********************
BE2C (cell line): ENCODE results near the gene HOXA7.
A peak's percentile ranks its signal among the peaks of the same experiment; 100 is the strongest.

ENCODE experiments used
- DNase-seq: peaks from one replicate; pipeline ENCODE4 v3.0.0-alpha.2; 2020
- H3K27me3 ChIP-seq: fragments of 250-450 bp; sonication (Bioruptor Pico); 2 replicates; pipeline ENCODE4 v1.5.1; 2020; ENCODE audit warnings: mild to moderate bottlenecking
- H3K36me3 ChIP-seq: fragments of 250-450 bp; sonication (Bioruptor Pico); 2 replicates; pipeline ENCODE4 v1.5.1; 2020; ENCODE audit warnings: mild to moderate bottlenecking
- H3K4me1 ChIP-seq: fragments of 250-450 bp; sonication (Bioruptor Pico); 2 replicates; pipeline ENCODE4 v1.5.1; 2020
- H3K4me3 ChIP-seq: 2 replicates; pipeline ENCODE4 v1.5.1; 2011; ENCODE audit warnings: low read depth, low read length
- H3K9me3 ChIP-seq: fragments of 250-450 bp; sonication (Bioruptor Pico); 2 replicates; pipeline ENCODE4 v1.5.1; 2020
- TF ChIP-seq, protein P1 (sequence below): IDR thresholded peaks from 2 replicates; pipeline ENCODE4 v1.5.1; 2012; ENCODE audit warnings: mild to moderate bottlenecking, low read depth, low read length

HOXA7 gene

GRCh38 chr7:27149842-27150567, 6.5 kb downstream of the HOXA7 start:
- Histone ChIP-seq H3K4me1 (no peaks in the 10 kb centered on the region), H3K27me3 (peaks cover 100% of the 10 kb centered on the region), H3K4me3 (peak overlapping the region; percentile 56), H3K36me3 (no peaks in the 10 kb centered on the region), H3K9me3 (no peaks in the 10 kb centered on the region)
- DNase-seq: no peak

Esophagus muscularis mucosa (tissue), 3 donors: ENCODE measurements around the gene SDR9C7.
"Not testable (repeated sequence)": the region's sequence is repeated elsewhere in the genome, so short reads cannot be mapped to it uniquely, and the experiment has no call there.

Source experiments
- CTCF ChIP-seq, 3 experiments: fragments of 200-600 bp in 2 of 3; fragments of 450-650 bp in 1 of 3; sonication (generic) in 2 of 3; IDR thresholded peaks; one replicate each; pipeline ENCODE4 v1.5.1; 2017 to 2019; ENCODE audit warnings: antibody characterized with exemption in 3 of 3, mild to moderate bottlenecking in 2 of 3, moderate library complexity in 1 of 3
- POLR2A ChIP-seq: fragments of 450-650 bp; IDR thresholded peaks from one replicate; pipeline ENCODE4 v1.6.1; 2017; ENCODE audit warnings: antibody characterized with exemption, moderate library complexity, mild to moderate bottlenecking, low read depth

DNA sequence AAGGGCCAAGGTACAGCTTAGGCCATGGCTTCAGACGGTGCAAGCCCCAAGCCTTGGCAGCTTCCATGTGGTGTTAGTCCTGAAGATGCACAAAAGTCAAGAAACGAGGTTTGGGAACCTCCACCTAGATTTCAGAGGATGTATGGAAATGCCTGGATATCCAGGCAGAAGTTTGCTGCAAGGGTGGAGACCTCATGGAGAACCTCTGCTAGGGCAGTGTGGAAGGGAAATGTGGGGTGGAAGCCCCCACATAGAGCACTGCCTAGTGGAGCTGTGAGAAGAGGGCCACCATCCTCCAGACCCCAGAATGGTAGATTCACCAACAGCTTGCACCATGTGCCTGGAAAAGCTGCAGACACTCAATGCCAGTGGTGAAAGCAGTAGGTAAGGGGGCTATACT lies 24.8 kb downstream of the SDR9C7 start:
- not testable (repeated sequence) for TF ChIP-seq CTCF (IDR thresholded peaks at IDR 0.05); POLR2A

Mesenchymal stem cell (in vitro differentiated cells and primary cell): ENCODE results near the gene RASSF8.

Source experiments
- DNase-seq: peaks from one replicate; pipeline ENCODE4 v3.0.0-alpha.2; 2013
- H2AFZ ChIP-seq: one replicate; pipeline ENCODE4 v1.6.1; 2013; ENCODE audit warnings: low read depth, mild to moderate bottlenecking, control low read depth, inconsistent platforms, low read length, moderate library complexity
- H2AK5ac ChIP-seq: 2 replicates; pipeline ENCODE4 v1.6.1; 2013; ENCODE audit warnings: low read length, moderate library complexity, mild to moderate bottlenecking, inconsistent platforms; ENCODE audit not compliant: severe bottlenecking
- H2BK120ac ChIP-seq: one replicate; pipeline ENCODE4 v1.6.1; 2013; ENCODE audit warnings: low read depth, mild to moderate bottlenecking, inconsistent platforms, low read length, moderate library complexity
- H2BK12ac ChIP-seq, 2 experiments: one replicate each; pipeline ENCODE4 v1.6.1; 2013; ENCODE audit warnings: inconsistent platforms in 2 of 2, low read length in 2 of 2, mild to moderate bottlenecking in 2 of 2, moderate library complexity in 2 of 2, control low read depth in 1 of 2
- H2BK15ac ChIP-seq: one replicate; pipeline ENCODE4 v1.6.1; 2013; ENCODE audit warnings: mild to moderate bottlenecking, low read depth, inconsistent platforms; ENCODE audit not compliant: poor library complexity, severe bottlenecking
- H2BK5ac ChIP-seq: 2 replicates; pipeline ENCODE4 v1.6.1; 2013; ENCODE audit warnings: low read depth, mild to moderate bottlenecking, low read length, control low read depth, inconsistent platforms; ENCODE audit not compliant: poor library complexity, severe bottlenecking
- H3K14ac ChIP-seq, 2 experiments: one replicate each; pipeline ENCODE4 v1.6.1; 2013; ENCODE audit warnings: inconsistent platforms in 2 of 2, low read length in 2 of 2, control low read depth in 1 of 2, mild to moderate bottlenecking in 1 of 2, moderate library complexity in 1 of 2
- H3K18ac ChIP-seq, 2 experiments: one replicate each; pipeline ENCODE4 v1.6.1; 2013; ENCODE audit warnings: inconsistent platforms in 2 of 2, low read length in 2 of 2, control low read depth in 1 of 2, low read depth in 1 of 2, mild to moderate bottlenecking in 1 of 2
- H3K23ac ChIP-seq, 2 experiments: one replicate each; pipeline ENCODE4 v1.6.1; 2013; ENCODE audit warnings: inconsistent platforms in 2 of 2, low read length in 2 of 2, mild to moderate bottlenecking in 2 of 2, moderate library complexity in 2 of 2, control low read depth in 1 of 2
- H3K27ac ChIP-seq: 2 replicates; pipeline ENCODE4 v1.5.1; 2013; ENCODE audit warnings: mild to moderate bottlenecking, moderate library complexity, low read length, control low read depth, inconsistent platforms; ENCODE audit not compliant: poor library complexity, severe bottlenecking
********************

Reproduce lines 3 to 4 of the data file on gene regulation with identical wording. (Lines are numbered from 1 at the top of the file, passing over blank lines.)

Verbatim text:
ENCODE experiments used
- DNase-seq: peaks from one replicate; pipeline ENCODE4 v3.0.0-alpha.2; 2020